The pleasure of his revenge is the pleasure of playing a game better than its ostensible master. Laura’s talents are for misdirection, a cultivated knack for being underestimated, and zero care for the lives of humans as she pursues her goals. Burn a kid. Release the worst in Dirk. She is the occult equivalent of Trask. There is no line between malicious madness and religious faith. Angelique may be a creature of the occult, but Barnabas is her higher power. Satan is just how she gets there. With Laura and Ra, it’s impossible to determine if she harms in service of Ra or if service to Ra excuses her bloodlust. Either way, Barnabas has seen too many people get the Ra deal, including Roger, Victoria, and David if he asked around upon his release.

Although they don’t celebrate victory with fist bumping and curling up in front of the latest episode of Fireplace!, we still get a true sense of how Barnabas and Angelique are an inevitable couple. This is a multiphasic collaboration of totally unnecessary set-ups and knock-downs designed not only to defeat Laura, but to humiliate her in a final blow for humanity. To send her back to the Egyptian underworld with no uncertainty that she is a ham-fisted amatuer in the occult cruelty department, and will never be better than second rate. Laura’s an immortal. Maybe a demigod. So there’s no true getting rid of her, and corporeal dissolution isn’t going to teach the lesson she needs. Laura needs the closest they can get to a prom night-sized bucket of pig’s blood, and that’s what she gets. It’s the kind of vengeful pedagogy that Barnabas can’t teach alone. He needs Angelique’s reassuring edge to overcome both his self-doubt and the distracting need to jump to Magda and Szandor as the next thing on his to-do list. Fortunately, he has Angelique in his corner at last, which is right where she wants him. Perhaps his eventual show of confidence in her in 1840 is his way of saying thanks. There are more ways to answer “I love you” than saying, “I know.”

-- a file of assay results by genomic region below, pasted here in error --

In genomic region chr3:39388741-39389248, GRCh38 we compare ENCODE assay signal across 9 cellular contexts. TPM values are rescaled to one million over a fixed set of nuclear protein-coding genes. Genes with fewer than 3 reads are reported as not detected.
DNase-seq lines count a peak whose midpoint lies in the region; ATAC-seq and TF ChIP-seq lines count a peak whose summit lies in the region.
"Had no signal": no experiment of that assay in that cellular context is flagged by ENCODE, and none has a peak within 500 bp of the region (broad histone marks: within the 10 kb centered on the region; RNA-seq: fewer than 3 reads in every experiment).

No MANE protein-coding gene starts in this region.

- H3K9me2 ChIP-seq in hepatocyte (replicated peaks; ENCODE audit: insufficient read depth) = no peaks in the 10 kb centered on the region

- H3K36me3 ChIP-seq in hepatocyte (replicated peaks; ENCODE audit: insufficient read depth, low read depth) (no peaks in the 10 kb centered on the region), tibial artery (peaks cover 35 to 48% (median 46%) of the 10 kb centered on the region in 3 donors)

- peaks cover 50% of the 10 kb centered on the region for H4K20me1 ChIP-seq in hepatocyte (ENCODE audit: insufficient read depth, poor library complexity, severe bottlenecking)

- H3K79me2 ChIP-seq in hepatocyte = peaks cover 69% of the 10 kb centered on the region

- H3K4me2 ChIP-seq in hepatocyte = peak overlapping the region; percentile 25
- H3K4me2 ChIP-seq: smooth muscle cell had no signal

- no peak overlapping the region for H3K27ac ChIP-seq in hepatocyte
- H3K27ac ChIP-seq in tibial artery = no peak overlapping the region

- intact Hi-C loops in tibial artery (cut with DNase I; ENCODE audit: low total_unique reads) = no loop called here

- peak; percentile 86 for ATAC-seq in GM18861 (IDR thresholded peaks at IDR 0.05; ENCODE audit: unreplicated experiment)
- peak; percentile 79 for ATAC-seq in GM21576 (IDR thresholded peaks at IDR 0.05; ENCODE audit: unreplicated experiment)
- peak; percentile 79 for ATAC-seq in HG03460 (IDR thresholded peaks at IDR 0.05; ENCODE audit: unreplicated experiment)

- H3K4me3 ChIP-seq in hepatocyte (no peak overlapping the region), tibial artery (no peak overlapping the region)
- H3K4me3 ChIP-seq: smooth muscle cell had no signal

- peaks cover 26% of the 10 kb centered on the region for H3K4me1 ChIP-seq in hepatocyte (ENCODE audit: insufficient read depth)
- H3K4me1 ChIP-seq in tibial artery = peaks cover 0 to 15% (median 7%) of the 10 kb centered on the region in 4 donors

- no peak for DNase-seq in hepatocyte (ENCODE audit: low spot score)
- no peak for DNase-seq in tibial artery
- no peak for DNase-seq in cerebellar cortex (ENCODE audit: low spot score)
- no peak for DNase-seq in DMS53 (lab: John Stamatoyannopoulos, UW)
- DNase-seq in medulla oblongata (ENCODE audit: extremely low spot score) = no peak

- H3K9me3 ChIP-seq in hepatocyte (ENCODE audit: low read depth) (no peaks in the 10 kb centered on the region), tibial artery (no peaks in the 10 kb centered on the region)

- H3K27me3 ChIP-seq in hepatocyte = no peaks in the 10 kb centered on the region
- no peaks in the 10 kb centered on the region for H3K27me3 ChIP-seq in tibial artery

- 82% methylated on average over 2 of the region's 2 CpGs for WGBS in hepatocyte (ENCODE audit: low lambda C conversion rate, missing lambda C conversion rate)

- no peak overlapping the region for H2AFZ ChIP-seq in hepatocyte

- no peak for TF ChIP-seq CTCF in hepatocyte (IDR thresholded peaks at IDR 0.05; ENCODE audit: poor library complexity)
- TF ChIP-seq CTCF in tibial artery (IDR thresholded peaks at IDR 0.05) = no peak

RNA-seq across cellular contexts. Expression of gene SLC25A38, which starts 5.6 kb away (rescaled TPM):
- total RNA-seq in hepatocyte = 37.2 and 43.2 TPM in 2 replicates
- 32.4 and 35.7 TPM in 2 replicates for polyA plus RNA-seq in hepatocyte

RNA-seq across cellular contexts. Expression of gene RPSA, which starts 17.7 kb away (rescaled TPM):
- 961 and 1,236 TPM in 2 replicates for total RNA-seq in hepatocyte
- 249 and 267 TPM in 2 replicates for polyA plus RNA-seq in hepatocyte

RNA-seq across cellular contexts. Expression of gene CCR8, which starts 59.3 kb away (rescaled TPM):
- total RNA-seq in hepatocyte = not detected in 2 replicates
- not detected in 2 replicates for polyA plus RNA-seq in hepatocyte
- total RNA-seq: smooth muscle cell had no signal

How much does an imperfect man need to pay just to squeeze his way into purgatory? For Barnabas Collins, is it ever quite enough? Roger will get away with it. Whatever “it” is. Saint Joe Haskell, certainly. Poor guy. But no matter what Barnabas does, it may never be enough. There will always be new clauses to curses and further Trasks awaiting him in any decade.

It’s a troubling story if that’s the point. And it may be. But the point is not for Barnabas. It’s for us. Like everything on this show of outsiders, it’s to remind us, fellow outsiders, that we’re not alone. To reassure us of this when life throws us a Trask, life will also throw us a Roger Davis as our new familiar. Neither states are permanent. And that’s the good news. The only thing permanent is our potential for greatness. When he is later knocked down by the Leviathans, Parallel Time, and Gerard, it has increased resonance because we remember — even when he may not — what he has within him.

But for now? All of that matters for the series and none of that matters for the present. The only thing that counts in this moment is that Barnabas really, authentically smiles for the second of two times in the series. It’s a great smile.

The plan has come together. And that is just as much fun as it sounds.

This episode hit the airwaves May 22, 1969.